Remember in early spring, I said I felt an uncomfortable restlessness? That feeling manifested itself as a very strong desire to move further east of the county, to a lovely market town called Fakenham. I'm not going into the whys and wherefores, suffice it to say, that after a good deal of effort on my part, we shall NOT be moving. I'm very sad about it, but there we are, not up for discussion on here because to be honest a) it still upsets me and b) I am totally bored going over and over the reasons why and why not. Instead, we have an action plan for changing a few things round here, both in the cottage and in our lives. Sometimes out of sadness comes forth sweetness. I think that's a quote from the bible but no idea where.
So that, in a nutshell is why there have been few posts this year. Too much going on, and then, finally, too upset to post. Even my beloved Burwell Bash didn't happen for me this year, though we did drive over there for the Friday afternoon concert. It was a good move, and re-connected me with my "Other Family", in fact I was hugged to death, I felt so happy to have been remembered by everyone.
The moment when Tola Custy, fiddle tutor and internationally renowned fiddle player, noticed me in the audience. Also seen are my lovely friends Debs, Jayne, Thelma, and Jude, with Nicky at the back with a tree growing out of his head!
I have done a couple of craft fairs this summer, at the Fakenham Makers Market and also the second summer at Back to the Garden in Letheringsett where the sun shone both days, I sold a bit, got a commission, and interest shown by the owner of an interior design shop in Kensington. (I didn't follow this one up, as I don't want to change what I do, nor be burdened by deadlines, but it was very flattering, nonetheless.)
The hare cushion could have sold several times over! I must make another one of these, they seem popular.
I did the June Fakenham Makers Market as I told you in my last post; in August I didn't have a stand but had promised to provide some "musical wallpaper" with my two friends Marj and Rob. We played for two hours and enjoyed ourselves. Apparently we went down well with the punters and stall holders. I'm busy preparing more cushions for this month's craft fair, at the moment.
Earlier this month I attended a great mosaic workshop with the lovely Carolyn Ash, who incidentally made one of the Go-Go Dragons exhibited around Norwich. I've always loved mosaics and am now busy collecting and smashing crockery to make my own. Here are some photos to give you an idea how we got on.
My effort, un-grouted. I could have placed the pieces closer together, but you learn as you go along.
My "Heart" mosaic, grouted and some glitter added to the spaces. I'm quite pleased with it.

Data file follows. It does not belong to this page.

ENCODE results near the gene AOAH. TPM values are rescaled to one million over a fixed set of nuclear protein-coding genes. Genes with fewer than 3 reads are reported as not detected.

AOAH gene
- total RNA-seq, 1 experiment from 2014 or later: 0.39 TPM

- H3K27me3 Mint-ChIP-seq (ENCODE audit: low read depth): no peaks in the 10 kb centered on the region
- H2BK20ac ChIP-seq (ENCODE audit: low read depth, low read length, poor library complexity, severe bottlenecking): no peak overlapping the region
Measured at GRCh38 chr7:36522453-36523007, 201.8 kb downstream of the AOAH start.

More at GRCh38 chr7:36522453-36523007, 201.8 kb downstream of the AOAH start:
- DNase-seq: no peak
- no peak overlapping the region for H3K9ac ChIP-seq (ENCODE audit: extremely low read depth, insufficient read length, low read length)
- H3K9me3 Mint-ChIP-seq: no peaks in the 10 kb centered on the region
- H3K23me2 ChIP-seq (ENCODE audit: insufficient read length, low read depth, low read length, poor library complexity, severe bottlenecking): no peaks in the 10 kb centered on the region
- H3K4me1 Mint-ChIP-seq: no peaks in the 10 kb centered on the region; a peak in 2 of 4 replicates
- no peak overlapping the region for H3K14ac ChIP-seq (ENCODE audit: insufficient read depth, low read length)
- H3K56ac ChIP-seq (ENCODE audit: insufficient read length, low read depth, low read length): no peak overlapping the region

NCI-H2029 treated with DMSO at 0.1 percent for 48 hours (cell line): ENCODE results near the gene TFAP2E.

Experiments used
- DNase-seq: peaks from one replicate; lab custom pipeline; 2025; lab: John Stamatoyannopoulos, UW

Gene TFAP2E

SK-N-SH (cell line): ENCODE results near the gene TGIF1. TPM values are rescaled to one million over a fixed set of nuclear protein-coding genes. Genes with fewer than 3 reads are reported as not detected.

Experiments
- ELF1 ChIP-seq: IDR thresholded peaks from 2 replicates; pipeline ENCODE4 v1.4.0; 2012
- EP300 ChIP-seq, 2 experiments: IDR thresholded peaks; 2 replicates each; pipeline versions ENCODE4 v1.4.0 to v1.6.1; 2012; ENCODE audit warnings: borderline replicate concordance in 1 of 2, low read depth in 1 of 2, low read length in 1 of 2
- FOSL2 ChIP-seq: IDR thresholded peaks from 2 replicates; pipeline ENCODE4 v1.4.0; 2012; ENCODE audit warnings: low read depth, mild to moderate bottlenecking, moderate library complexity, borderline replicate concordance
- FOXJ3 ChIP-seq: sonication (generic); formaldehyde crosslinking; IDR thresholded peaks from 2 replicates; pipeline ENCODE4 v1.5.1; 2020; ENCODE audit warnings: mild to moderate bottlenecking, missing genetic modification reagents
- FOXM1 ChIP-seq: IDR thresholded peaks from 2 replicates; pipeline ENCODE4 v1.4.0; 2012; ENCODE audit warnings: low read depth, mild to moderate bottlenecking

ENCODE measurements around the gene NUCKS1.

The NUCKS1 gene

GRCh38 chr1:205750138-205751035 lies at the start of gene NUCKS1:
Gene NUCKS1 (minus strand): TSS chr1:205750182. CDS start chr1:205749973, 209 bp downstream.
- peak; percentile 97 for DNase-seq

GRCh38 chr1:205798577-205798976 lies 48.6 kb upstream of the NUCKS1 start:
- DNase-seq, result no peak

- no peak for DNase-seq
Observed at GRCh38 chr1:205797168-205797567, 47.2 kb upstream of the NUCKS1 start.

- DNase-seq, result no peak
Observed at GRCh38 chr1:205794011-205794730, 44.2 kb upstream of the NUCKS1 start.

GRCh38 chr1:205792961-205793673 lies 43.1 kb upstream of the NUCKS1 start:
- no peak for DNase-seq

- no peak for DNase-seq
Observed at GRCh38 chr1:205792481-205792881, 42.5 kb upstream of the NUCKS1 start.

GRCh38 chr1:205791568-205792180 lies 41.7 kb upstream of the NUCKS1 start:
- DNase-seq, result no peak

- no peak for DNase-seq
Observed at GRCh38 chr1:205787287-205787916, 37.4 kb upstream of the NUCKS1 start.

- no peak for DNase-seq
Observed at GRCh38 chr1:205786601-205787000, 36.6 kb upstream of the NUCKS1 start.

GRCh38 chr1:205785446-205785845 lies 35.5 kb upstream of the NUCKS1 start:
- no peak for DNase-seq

Two small mosaics by the other students on the day. We had great fun!
One of Carolyn's mirror frames Oh! Look! Who's that??
A lady who was a student of Carolyn a couple of years ago, now makes her own brilliant mosaic art. Sue Welfare, a novelist, felt-maker, artist and mosaicist, lives in Norfolk and is also a regular on the craft fair circuit. I saw this wonderful piece on her stand at the Burnham Market Craft Fair a couple of weeks ago.
This is "Star-gazey Pie" and I love it to pieces. I have a very special place in mind for this which I'll tell you about in another post. I just love the amount of detail Sue has managed to suggest in this piece; the fresh sardines sticking their heads out of the pie-crust, sitting on the kitchen table next to a vase of flowers, in front of the kitchen fire-place. Absolutely genius! I'm off this week to see more of Sue and Carolyn's work at Mosaic Madness, an exhibition being held until the 19th September at the Dragonfly Hall in Watton, Norfolk. Do go and see it, you Norfolk readers!
So there we are, finally got my act together and got this written. Profuse apologies to all my blogging friends - having distanced myself from my own blog I found myself unable to even look at yours let alone read and comment on them. I have a huge amount of catching up to do! Fingers crossed I won't be as slow getting the follow-up written! Happy Autumns, everyone!
Tuesday, 14 July 2015
A very big thank you to all of you who have contacted me via the comments after my last post, or by email, or Facebook. There has indeed been a long delay since my last post; life can be nothing more than a series of bumpy rides sometimes. However, time to re-engage a little and try and produce something you might find remotely entertaining. Not really up to a lot of editorial, so a series of photos I think, is the order of the day.
My second Fakenham Makers Market. A slight rejig of my stand presentation, Jim made a cushion stand for me, I painted it various colours, you can just see here.
Lovely friend Yvonne Autie loaned me her hanging rail which made the quilts much tidier and easier to view. It worked! I sold a large double quilt!
Another Moonlit Hare cushion attracted much comment, but did not sell this time.
A Lemon Meringue Ice Cream - a rousing success, many thanks to Jane-Ann for the recipe!
A young man called Luke Horncastle presented his first two-day Folk Festival - Folk in a Field, at West Acre, Norfolk on the sunniest weekend we've had (though there were a few showers). An excellent event, family friendly and great music. Here some dancing going on.
Our friends Julie and Rob with their wonderful baskets. Both are genuine Master Basket Makers, Julie also teaches workshops. The quality of their work is excellent. Jim has commissioned a traditional fishing creel from Julie.
I could NOT leave out a couple of shots of the brilliant toilet facilities! Better than your average festival, wouldn't you say?
And finally, a great shot of Rob and Julie unable to resist taking time out to have a sneaky jive!
We enjoyed ourselves immensely, unfortunately my photos of the actual performers are rubbish so I can't include them here. Especially sad as many of them are our friends!
Well, that's it. I have been having a life away from Blogland, although to be honest it has been very low-key these last couple of months and possibly may be for a little time to come. I hope you have a lovely summer, my friends, all those festivals, gardening, and ice cream! See you soonish, I hope.